In the age of Big Brother Surveillance, there are no cameras recording the activities on the House Floor?!

Open up your, Archives C-Span, you have a whole new revenue stream awaiting you.

“Efforts to combat sexual harassment on Capitol Hill gained momentum on Tuesday as female lawmakers shared stories of male colleagues engaging in predatory behavior. (The Hill, Nov.14, 2017)

“Those stories ranged from comments asking “Are you going to be a good girl?” to harassers exposing their genitals and grabbing private parts on the House floor.” 

What possible good are any of their stories if the perpetrators get to go unnamed?

“Lawmakers in both parties had already expressed support for mandatory sexual harassment awareness training, which is currently voluntary for legislative branch staffers. But they went further in a House Administration Committee hearing on Capitol Hill’s harassment policies and said even more can be done in a male-dominated workplace where sexual harassment can be pervasive.” (The Hill)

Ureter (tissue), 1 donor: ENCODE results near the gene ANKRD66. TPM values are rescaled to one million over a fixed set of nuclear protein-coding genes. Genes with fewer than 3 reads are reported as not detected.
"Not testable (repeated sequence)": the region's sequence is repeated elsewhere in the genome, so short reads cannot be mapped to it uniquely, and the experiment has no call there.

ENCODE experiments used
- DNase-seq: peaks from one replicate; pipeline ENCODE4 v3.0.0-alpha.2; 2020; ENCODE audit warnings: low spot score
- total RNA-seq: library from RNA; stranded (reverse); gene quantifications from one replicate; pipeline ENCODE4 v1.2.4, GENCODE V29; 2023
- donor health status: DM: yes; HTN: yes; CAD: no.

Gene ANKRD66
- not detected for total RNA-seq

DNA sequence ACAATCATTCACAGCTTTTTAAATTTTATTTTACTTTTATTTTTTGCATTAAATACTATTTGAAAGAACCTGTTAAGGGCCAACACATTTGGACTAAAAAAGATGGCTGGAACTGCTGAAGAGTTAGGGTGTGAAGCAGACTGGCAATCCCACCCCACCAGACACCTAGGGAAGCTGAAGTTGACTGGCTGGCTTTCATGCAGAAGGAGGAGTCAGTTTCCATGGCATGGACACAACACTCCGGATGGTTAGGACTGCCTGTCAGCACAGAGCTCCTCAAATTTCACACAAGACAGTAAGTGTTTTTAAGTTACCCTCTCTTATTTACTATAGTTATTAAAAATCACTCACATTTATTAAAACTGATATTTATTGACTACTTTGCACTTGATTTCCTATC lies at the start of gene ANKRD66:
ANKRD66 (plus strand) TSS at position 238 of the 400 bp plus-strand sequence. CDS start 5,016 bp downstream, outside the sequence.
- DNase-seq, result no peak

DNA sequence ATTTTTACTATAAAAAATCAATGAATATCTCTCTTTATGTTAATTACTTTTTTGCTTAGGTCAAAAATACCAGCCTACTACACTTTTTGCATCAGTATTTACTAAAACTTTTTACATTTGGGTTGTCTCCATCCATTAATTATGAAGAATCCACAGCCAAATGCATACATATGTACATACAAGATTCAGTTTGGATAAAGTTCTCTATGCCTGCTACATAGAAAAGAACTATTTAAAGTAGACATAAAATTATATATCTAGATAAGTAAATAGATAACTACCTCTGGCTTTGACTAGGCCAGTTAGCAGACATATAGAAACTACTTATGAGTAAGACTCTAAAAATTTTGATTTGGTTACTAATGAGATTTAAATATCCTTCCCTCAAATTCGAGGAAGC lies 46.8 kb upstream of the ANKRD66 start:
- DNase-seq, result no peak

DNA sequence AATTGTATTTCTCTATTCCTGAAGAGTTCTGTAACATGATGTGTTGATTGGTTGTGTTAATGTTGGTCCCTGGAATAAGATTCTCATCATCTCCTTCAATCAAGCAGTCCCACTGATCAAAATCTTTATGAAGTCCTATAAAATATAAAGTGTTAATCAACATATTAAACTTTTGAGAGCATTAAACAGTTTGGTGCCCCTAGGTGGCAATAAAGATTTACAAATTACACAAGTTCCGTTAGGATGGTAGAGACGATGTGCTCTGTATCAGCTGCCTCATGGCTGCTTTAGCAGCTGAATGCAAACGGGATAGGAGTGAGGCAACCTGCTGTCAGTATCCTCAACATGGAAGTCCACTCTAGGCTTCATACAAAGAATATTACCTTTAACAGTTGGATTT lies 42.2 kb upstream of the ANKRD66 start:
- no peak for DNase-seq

What good was “voluntary” sexual harassment awareness training for legislative branch staffers if support exists for “mandatory” sexual harassment awareness training now?

“Rep. Linda Sánchez (D-Calif.), a member of the House Democratic leadership, told The Associated Press earlier this month that a male colleague had ogled her and touched her inappropriately on the House floor when she first began serving in Congress. (The Hill)

“Sánchez declined to name the lawmaker when asked about the incident on Tuesday. “She never filed an official complaint, but learned to avoid being near him.”